In addition to contributing to society through our business operations, we are striving to reduce the negative environmental impact stemming from our business activities. Some of the initiatives we are implementing are as follows.
The Energy & Industrial Systems Group's manufacturing bases (four at Mitsubishi Electric, seven among affiliates in Japan, and two among overseas affiliates) manufacture equipment in small lots, including large generators and transformers. They also produce medium-sized equipment and system devices through small-lot production, and manufacture components, assemble products, and perform testing for plates, machine work, and insulation materials. Each factory pays particularly close attention to preventing air, water, and soil pollution since they handle chemical substances and insulating oil. These factories also use great amounts of energy because of their large furnaces, cleanrooms, hot-water baths, and testing facilities. As a result, each is taking steps to reduce CO2 from production by systematically installing solar power systems, electrifying steam-powered equipment, and conserving energy by reusing factory exhaust heat. They are also promoting activities that minimize the emission of SF6 gas.
At the Power Distribution Systems Center (Kagawa Prefecture), we are focusing on initiatives for preserving biodiversity. The creation of biotopes and installation of rooftop greening louvers are part of those activities. In addition, as part of our efforts to nurture environmental awareness and social contribution, we are proactively pushing forward with Satoyama Woodland Conservation activities. In recognition of these activities, the Power Distribution Systems Center received the "SEGES Excellent Stage* 1" certification implemented by the Organization for Landscape and Urban Green Infrastructure, as the first achievement by Mitsubishi Electric Works and in the Shikoku region.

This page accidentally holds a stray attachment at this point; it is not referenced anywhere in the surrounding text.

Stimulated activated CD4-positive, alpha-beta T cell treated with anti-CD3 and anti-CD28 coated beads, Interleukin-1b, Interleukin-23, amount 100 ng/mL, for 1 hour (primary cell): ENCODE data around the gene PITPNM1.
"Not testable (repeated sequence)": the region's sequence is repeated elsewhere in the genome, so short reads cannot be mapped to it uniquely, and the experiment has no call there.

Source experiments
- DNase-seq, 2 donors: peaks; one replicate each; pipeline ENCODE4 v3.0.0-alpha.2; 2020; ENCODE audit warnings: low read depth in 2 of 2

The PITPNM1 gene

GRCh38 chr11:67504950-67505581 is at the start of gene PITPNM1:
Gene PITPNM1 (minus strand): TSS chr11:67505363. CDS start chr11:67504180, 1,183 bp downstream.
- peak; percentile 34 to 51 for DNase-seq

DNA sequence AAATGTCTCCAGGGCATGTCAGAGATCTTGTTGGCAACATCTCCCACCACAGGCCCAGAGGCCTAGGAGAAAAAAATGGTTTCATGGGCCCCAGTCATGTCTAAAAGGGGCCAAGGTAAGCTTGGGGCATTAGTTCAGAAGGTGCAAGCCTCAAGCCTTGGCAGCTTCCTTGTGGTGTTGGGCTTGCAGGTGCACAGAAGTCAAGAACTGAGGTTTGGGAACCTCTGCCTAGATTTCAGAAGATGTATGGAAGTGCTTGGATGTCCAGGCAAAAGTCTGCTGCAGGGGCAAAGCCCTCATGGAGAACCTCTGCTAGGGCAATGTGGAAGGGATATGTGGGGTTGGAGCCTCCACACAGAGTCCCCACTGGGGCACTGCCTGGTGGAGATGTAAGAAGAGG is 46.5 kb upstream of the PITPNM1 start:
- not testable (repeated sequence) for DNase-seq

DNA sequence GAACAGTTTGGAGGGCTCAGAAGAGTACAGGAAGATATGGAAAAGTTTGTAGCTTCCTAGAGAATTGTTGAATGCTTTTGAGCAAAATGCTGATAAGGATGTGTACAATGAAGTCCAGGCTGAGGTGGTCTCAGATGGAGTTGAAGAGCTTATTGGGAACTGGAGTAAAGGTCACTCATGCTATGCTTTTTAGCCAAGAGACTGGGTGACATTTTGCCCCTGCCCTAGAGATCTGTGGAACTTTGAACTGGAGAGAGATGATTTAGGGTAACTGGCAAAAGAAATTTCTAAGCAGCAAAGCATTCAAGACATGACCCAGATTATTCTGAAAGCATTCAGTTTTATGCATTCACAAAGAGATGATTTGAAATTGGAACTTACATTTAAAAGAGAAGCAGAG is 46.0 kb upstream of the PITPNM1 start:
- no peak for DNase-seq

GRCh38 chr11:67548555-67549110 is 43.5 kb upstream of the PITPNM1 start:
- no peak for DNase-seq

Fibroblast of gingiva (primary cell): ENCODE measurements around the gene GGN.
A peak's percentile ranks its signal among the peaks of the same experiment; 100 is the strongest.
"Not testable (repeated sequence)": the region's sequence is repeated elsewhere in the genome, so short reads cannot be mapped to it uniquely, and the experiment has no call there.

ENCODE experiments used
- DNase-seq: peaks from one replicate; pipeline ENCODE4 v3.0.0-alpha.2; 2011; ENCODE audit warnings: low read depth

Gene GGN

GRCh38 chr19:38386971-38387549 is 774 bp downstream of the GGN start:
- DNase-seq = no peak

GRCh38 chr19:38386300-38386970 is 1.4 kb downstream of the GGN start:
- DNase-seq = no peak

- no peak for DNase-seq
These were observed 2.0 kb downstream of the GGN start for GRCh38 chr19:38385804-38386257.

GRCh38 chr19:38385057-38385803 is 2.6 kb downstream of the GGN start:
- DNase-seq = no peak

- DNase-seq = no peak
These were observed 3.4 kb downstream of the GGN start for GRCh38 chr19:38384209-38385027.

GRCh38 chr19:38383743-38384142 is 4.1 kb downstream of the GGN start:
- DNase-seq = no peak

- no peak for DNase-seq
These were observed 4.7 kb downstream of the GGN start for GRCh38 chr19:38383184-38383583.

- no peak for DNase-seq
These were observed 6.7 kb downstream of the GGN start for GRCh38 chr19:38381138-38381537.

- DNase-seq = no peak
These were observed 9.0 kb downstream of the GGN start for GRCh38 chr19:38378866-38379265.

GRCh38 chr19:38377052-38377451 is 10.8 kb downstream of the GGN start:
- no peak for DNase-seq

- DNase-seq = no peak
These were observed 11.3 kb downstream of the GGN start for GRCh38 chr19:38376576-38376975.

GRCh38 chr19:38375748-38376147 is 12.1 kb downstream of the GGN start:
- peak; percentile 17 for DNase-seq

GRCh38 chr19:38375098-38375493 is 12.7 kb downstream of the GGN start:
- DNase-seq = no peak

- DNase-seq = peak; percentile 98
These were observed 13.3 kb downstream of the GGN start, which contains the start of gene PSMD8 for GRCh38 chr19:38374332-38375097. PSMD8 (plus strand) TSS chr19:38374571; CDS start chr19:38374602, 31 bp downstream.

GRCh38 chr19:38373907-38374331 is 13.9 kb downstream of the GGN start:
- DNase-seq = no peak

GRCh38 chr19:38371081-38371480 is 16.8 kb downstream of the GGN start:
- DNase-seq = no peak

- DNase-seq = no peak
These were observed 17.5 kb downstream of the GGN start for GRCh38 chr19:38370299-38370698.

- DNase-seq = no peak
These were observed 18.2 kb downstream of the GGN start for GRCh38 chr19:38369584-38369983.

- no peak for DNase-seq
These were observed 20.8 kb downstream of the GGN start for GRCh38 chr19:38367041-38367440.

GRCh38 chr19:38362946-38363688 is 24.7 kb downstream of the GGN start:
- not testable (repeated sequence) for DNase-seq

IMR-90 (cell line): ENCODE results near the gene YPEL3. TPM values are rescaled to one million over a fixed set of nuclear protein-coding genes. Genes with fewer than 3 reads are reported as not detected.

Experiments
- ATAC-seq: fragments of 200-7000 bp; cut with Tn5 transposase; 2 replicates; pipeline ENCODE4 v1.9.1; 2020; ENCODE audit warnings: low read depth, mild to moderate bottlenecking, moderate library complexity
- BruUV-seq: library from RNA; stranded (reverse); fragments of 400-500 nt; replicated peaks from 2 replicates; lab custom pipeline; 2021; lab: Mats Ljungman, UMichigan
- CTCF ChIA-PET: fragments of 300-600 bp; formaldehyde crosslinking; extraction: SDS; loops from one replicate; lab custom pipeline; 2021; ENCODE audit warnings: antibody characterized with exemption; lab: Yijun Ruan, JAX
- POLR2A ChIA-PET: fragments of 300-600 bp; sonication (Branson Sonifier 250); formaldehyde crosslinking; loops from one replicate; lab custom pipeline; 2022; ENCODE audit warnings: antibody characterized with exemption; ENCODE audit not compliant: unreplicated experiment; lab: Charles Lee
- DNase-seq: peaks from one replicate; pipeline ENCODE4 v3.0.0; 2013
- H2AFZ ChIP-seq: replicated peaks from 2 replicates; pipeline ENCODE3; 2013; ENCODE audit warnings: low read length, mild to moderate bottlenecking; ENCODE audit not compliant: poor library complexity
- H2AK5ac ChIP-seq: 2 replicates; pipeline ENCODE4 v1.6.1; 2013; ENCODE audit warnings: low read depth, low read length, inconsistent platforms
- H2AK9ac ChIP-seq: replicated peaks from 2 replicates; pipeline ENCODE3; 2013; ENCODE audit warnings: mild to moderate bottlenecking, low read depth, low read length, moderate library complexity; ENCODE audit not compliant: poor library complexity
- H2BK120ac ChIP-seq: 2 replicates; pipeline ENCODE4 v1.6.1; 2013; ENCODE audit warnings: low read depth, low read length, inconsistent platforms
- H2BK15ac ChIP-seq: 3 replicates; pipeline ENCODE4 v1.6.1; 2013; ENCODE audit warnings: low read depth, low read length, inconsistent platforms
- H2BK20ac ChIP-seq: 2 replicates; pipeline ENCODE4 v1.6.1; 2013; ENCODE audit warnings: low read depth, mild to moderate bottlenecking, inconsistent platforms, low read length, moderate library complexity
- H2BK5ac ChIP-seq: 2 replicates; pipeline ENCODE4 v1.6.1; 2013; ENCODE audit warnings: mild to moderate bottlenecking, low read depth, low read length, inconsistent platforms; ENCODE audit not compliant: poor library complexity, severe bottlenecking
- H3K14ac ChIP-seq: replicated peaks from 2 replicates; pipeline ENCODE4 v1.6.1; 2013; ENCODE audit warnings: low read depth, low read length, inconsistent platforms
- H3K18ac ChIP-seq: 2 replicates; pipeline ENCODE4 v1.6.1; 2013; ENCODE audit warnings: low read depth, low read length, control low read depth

The Energy & Industrial Systems Group is working to raise the effectiveness of its environmental initiatives by having environmental managers from Mitsubishi Electric's works and affiliates become involved in various ways, such as by participating in environmental promotion conferences and conducting energy conservation inspections at affiliate companies.
Audits were conducted at the Energy Systems Center (Hyogo Prefecture), Transmission & Distribution Systems Center (Ako District, Hyogo Prefecture), Power Distribution Systems Center (Kagawa Prefecture), Heat Exchanger Works of Tada Electric Co., Ltd. (Okayama Prefecture), Headquarters Plant (Hyogo Prefecture) and Asahi Works (Aichi Prefecture) of Ryosan Industry Corporation, and Ryoden Kasei Co., Ltd. (Hyogo Prefecture).